08 July, 2011
Can Manuka Honey Treat Gastroenteritis?
Gastroenteritis is a stomach infection, more commonly called stomach flu -- although it's not necessarily related to influenza. It causes inflammation of the stomach lining, with the primary symptom being diarrhea. Because manuka honey has a richer antibacterial content than traditional honey, it's commonly used to help treat gatroenteritis. The good news is most healthy adults will recover on their own, typically in less than a week.
Cause and Symptoms
You get gastroenteritis when you pick up a virus, bacteria or parasite from contaminated food, water, utensils or contact with an infected person. Your stomach lining becomes inflamed, and the resulting diarrhea makes it hard for your colon to hold on to fluids. The main symptoms are stomach pain and diarrhea, but sometimes vomiting occurs. You may feel fatigued, achy, dehydrated and generally unwell. You may also experience a loss of appetite, which makes it difficult to eat.
Helps Replace Electrolytes
People who contract gastroenteritis become dehydrated quickly due to diarrhea. The primary treatment is to replace lost fluids and electrolytes so that you remain hydrated while your body fights the infection. Like all honeys, manuka is rich in minerals, including sodium, calcium, potassium, magnesium, selenium, copper, manganese and phosphorus. It also contains very small amounts of water-soluble B vitamins, which may be lost along with minerals during bouts of severe diarrhea. Taking manuka honey helps replace lost minerals and B vitamins and also provides some energy while you're dealing with appetite loss.
Improves Bacterial Gastroenteritis
Manuka contains an antibacterial substance called methylglyoxal in amounts 100 times higher than that of conventional honeys, according to a study published in the April 2008 issue of the journal Molecular Nutrition and Food Research. This makes it the honey of choice for treating stomach flu. However, a review published in the July 2005 issue of the Kathmandu University Medical Journal confirmed that conventional honeys, not just manuka, are also shown to shorten the duration of diarrhea related to bacterial gastroenteritis. On the flip side, honeys are not shown decrease the duration of viral gastroenteritis, according to the review.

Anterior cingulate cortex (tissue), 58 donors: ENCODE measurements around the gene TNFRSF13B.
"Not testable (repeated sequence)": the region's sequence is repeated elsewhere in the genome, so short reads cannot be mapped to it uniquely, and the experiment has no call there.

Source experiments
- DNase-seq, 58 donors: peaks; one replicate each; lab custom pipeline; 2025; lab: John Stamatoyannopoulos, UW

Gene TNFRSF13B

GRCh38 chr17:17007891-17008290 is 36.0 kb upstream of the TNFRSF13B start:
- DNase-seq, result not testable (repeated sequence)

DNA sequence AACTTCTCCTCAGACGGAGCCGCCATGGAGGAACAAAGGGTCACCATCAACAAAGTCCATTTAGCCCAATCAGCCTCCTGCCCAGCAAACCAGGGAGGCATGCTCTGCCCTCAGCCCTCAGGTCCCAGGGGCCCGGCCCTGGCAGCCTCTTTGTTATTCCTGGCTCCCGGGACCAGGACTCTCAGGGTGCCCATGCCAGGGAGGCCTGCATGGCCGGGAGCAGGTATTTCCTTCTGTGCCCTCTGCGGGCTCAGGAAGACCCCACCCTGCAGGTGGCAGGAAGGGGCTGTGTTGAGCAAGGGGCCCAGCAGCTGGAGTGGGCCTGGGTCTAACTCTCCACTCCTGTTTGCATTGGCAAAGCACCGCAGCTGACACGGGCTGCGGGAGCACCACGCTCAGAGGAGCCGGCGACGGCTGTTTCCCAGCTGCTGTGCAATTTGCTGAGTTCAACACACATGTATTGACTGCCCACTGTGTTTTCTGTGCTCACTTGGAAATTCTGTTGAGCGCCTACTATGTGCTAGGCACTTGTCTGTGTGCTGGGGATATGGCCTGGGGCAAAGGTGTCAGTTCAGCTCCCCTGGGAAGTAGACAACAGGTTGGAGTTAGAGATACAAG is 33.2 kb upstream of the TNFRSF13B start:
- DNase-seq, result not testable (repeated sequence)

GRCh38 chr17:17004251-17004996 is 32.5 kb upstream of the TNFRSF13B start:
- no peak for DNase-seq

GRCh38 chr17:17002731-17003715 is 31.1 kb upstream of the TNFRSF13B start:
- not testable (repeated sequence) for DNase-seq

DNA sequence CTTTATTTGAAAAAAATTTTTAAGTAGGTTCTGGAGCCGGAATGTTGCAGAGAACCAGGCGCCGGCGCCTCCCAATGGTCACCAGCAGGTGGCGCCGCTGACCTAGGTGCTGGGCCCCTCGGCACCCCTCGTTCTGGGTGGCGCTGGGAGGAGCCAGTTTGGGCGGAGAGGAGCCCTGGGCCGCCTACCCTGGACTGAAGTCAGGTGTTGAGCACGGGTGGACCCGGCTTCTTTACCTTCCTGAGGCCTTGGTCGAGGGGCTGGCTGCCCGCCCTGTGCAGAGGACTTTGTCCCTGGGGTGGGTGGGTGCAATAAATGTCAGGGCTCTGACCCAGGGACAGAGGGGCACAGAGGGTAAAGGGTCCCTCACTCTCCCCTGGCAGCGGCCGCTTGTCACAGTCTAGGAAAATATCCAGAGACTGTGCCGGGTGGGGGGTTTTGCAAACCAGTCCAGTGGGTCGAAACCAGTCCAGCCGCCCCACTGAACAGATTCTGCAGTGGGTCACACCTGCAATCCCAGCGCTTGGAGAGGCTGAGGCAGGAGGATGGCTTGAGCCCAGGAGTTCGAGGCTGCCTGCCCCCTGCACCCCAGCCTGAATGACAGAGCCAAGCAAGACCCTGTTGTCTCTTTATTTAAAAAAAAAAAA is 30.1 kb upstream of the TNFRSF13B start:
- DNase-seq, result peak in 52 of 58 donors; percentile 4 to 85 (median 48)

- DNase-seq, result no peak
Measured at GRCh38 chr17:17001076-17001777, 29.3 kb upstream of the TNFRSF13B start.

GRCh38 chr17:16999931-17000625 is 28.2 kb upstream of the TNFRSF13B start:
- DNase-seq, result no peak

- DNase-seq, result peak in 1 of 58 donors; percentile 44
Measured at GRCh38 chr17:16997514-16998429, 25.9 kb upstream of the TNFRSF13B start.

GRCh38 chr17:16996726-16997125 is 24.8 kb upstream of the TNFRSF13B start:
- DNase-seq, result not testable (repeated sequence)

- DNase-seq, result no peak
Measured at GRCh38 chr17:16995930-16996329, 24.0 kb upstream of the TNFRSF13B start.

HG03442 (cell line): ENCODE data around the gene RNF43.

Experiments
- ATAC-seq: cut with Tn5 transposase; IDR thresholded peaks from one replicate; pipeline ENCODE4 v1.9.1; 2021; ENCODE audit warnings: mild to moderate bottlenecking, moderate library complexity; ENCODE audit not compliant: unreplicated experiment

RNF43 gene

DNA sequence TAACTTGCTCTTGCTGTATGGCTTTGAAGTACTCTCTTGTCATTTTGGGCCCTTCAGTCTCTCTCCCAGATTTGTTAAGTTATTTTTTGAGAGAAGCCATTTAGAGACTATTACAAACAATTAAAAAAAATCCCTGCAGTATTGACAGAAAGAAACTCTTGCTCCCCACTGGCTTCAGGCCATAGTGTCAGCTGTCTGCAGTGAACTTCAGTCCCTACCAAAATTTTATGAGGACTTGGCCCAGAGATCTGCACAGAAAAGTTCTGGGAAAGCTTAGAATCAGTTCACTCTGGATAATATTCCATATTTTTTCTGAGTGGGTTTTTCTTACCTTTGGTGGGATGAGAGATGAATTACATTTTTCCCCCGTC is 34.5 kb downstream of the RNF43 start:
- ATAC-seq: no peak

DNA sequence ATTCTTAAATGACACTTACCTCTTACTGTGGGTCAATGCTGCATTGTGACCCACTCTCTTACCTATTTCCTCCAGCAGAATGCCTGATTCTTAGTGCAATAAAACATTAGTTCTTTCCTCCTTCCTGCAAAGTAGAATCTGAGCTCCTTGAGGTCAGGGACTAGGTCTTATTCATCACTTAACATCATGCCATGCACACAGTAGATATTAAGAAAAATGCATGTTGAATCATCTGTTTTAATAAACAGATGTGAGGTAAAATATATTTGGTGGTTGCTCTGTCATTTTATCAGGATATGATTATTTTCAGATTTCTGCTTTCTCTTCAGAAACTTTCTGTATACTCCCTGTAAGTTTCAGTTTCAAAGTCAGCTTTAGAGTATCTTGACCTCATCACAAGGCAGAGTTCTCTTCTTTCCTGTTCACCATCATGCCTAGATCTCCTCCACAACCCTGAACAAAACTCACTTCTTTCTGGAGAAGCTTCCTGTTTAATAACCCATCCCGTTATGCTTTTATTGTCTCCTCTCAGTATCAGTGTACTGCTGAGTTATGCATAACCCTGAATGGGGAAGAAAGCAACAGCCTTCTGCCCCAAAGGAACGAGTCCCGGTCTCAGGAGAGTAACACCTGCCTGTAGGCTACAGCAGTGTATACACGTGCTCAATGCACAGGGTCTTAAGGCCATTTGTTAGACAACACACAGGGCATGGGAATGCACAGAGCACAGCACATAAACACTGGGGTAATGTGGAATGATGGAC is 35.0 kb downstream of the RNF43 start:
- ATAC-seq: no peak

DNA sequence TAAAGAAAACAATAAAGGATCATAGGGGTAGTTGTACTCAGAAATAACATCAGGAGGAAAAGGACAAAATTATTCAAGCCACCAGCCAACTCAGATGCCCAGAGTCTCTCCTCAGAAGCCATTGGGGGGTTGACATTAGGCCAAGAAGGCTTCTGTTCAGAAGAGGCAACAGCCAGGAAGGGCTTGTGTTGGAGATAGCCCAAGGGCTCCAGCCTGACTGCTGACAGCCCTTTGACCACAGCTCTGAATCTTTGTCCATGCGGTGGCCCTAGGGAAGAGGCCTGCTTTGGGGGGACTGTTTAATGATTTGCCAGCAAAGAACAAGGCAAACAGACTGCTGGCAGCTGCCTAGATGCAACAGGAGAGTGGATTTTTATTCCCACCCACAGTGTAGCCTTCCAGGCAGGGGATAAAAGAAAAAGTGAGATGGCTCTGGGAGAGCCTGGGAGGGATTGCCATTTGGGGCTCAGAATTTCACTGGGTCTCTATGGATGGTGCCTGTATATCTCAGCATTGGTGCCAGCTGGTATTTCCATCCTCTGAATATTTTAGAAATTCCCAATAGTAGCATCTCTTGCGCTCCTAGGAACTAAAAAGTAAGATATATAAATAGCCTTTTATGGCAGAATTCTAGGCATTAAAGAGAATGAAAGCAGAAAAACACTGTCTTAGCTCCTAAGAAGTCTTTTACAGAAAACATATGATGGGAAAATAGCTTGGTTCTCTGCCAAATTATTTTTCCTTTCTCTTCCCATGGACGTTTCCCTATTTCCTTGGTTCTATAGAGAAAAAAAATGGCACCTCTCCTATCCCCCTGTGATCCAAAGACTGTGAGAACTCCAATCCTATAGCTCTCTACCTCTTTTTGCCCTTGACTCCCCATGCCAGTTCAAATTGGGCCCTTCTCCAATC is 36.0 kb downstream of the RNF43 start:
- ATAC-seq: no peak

Manuka honey may stimulate or accelerate healing, according to a study published in the March 2007 issue of the journal Cytokine. Researchers found that manuka stimulated the production of cytokines, small immune proteins your body produces to help heal and recover from injury. Manuka, as well as two other honeys -- pasture and jelly bush -- significantly increase the release of three particular cytokines from human immune cells that are involved in tissue repair, according to the study.
- Nutrition and Metabolism: Nutraceutical Values of Natural Honey and Its Contribution to Human Health and Wealth
- Cleveland Clinic: Gastroenteritis
- Molecular Nutrition and Food Research: Identification and Quantification of Methylglyoxal as the Dominant Antibacterial Constituent of Manuka (Leptospermum Scoparium) Honeys From New Zealand
- Kathmandu University Medical Journal: Honey -- A Remedy Rediscovered and Its Therapeutic Utility
- Cytokine: Honey Stimulates Inflammatory Cytokine Production From Monocytes
- Anton Ignatenco/iStock/Getty Images